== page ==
New Stuff

An 8x8 opening strategy.

Hex Theory and Proofs Project Main Page

This is just a beginning.

Besides the material here, there is a Google Group specifically for the theory of the game. You can access the archives here: To receive emails or to contribute you must become a member, but anyone can browse the archives.

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Browse Archives at groups.google.com

Current Events

Well, this page is not going to be maintained well enough to keep up with everything, so I'm going to point at the two most prolific researchers of the hex game that I know of. They've published together and independently, covering a lot of ground.

  1. Ryan Hayward, Professor at University of Alberta publications
  2. Javhar, (Jack van Rijswijck) publications

Formal Theory

The purpose of the Theory and Proofs Project is to collect in one place proofs of all of the major theoretical results concerning the game. If we also wind up proving something new, so much the better.

It is our intent to generate sound and rigorous, albeit informal proofs of a number of known facts which have been proved elsewhere, but in sources that are diverse in accessability, location, and treatment. These include but are not limited to the following:

Library Section

This collection of documents contains some proofs of the items listed above, as well as other things. It is intended to be a bibliography and direct resource for anyone interested in the theories behind hex, computer programs that play hex, and game analysis in general.

Some documents here are restricted in distribution. Accordingly, they are available only by prior arrangement. You can get access by contacting the Hex Master, indicating your real name and a useable email address, and a desired username (none of which will be used, sold, published, or listed in any other place.) On approval, you will have access to the restricted material here, as well as the latest test build of the OHex database.

Other documents were found on the web or elsewhere with a more permissive copyright notice, or no notice at all; these are readable here without special permission.

Scanned pages (sorry, may take a while to download):

  1. Hex and the Brouwer Fixed-Point Therem
  2. Winning Ways for your Mathematical Plays (second edition).
  3. A Combinatorial Problem Which is Complete in Polynomial Space. S.Even and R.E.Tarjan -- Journal of the Association for Computing Machinery, 1976 23(4): 710-719.
  4. Four artices from Proceedings of Computers and Games Conference, 1998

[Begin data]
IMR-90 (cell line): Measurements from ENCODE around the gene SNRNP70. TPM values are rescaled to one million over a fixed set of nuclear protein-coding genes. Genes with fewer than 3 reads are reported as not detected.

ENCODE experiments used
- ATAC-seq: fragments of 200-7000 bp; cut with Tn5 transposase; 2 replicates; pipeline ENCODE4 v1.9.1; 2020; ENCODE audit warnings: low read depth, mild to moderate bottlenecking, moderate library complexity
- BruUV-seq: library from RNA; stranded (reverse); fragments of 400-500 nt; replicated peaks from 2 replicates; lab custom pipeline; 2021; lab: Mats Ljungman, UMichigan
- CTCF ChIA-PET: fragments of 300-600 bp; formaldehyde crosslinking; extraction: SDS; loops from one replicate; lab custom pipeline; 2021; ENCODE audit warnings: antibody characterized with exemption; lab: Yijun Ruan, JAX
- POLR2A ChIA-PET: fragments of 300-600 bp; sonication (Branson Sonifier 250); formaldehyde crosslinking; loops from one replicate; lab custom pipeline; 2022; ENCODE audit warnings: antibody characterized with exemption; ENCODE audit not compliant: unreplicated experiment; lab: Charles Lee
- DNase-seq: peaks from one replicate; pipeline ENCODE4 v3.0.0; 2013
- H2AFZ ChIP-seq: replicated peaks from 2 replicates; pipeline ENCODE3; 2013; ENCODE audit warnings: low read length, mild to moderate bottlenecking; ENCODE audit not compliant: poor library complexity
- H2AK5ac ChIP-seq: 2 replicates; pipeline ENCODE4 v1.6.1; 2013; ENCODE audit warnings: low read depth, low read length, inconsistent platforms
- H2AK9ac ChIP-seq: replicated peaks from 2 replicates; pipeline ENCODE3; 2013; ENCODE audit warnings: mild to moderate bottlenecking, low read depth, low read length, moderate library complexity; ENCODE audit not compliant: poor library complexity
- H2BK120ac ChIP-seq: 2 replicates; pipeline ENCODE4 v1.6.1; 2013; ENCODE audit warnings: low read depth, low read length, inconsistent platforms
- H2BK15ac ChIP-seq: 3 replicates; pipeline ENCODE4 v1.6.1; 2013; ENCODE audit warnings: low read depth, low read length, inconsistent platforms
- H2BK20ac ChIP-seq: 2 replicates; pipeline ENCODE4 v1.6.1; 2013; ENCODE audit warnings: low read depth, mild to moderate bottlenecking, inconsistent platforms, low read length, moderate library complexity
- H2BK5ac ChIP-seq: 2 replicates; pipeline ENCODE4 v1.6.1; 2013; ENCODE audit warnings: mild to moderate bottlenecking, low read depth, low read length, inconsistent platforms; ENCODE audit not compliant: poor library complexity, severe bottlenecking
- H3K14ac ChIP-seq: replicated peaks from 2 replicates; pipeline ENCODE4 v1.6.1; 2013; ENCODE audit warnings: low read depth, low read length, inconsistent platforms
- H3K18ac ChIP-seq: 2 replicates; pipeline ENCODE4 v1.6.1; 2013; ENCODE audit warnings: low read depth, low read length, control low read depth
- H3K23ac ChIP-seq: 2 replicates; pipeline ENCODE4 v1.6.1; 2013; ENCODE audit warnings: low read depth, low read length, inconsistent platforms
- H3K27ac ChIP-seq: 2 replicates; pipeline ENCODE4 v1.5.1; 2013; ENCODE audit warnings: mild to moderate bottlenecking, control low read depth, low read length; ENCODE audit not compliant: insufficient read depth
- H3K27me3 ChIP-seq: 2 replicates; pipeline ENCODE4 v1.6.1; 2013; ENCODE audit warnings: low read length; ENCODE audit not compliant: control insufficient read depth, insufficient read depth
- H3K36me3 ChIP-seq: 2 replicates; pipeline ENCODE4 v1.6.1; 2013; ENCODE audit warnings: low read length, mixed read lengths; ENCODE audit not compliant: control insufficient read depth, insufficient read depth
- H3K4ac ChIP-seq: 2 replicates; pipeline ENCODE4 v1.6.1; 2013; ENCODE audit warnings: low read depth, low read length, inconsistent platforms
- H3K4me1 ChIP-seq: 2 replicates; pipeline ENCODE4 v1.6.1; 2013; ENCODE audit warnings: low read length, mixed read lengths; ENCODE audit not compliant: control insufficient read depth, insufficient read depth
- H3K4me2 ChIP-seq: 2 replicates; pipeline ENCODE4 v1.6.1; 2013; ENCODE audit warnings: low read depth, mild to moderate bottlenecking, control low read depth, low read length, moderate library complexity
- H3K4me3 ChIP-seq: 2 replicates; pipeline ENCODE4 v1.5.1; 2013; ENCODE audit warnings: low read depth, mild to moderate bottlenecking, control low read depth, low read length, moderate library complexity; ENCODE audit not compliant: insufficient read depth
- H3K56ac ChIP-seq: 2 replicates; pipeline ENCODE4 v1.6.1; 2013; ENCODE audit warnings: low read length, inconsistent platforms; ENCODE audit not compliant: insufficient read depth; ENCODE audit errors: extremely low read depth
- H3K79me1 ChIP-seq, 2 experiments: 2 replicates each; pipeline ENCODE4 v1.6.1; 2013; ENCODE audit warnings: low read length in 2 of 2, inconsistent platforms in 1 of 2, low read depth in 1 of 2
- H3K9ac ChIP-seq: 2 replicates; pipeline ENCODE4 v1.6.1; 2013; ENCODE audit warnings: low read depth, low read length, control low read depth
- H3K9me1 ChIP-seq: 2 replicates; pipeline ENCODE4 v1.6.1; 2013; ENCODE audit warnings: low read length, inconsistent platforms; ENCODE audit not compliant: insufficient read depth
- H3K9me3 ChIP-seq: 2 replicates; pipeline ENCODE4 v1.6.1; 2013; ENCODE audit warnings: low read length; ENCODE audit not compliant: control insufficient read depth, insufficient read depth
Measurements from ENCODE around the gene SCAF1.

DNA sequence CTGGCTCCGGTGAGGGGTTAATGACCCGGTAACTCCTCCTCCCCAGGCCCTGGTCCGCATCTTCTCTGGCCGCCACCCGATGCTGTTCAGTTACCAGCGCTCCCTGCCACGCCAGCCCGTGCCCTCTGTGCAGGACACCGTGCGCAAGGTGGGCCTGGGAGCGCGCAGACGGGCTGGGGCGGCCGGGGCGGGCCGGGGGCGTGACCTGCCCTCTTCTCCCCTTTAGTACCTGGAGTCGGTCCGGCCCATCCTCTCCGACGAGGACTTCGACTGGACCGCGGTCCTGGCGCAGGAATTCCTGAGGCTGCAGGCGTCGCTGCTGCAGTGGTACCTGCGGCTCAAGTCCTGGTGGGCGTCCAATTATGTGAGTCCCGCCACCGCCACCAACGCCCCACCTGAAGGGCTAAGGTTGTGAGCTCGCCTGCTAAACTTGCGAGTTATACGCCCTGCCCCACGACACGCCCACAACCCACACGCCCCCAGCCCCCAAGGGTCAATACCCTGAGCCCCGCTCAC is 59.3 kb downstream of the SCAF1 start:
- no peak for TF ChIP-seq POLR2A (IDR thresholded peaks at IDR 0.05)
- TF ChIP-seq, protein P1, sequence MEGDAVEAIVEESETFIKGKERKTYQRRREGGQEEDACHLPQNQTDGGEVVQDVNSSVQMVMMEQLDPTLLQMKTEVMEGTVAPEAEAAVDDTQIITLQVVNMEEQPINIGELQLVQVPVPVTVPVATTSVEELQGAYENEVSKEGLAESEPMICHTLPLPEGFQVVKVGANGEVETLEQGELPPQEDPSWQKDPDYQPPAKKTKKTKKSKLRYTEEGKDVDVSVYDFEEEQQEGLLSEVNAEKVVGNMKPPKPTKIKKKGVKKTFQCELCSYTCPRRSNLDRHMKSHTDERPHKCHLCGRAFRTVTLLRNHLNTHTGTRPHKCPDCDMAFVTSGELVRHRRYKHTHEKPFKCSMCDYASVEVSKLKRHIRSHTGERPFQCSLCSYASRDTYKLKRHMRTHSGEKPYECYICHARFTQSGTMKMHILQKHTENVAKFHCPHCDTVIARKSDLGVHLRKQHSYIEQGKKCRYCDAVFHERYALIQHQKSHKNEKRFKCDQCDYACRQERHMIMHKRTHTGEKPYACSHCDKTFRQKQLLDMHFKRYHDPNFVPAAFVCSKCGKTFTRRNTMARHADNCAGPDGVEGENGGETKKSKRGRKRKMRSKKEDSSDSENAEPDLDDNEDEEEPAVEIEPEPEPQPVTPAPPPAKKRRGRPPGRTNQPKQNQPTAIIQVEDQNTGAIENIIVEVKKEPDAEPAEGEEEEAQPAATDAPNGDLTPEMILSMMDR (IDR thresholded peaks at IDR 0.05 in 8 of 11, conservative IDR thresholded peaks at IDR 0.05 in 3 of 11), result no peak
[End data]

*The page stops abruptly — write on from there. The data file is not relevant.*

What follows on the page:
5. Three artices from Proceedings of Computers and Games Conference, 2000
  6. Five articles from Proceedings of Computers and Games Conference, 2002
  7. Excursions into Mathematics: The Millenium Edition. A. Beck, M.N.Bleicher and D.W.Crowe, eds, A.K.Peters, Natick, MA.
  8. Six Wins Hex Tournament. Gabor Melis and Ryan Hayward -- ICGA Journal, 2003 26(4): cover, 278-280. Part of a report on the 8th Computer Olympiad, covering the hex competition between Six and Mongoose.
  9. Hex is PSPACE-Complete, Stefan Reisch, Acta Informatica 15, 167-191 (1981). This is the original paper, in German. An English translation is listed below.
  10. Union-Connections and Straightforward Winning Strategies in Hex Kohei Noshita – ICGA Journal, 2005 28(1): cover, 3-12. A winning strategy for 8x8 hex.

Various formal papers:

  1. YLP01 Yang, Liao, Pawlak, 2001, A decomposition method for finding solutions in game Hex 7x7, International Conference on Application and Development of Computer Games in 21st Century.

  2. Ans02 PDF Anshelevich, V. (2002) A Heirarchical Approach to Computer Hex. Arificial Intelligence, 134(1-2): 101-120. There is also a slide presentation.
  3. RIJ02 PDF Rijswijck, J. v.(2002). Search and Evaluation in Hex. Technical report. University of Alberta.
  4. HBJ02 PDF R. Hayward, Y. Björnsson, M. Johanson, M. Kan, N. Po and J. van Rijswijck. Solving 7x7 Hex: Virtual Connections and Game State Reduction Advances in Computer Games 10, Graz, 2003. The underlying data is also available on the web.
  5. YLP02 Yang, Liao, Pawlak, 2002, A new solutions for 7x7 hex game, Proceedings of Computers and Games Conference, 2002. There is a corresponding technical report.
  6. Hay02 Berge and the Art of Hex, a chapter for a book, recounting some history and theory surrounding Hex. Interestingly, "Excursions in Mathematics" is credited with proving B1 is a losing opening, but the book itself does not have that proof, but the slightly weaker one that A2 is a losing reply to A1.
  7. REI81 PDF S. Reisch. Hex is PSPACE-Complete T. Ace translator. From Acta Informatica 15, 167-191 (1981). A formal proof of the complexity of generalized Hex. Original German version available above.

Additional data files:

  1. Some years ago, Kevin Walker (kevin at canyon23 dot net) exposed an applet version of Jhex on his web page, with the intent that the community of players could contribute to solving 7x7 hex. The results of some months of work by some of the best players of the time is here (click to download). It was wrong in a number of respects, largely because of winning moves that were not even tried. Fortunately, there is no record of the guilty parties, although I'll admit to having worked out some of the variations on A2 and A3 – probably all of them wrong.

    Corrections are not posted because they are the topic of an ongoing set of puzzles in the OHex mailing list.


Last updated 9 June 2005. Minor edits 26 Dec 2013.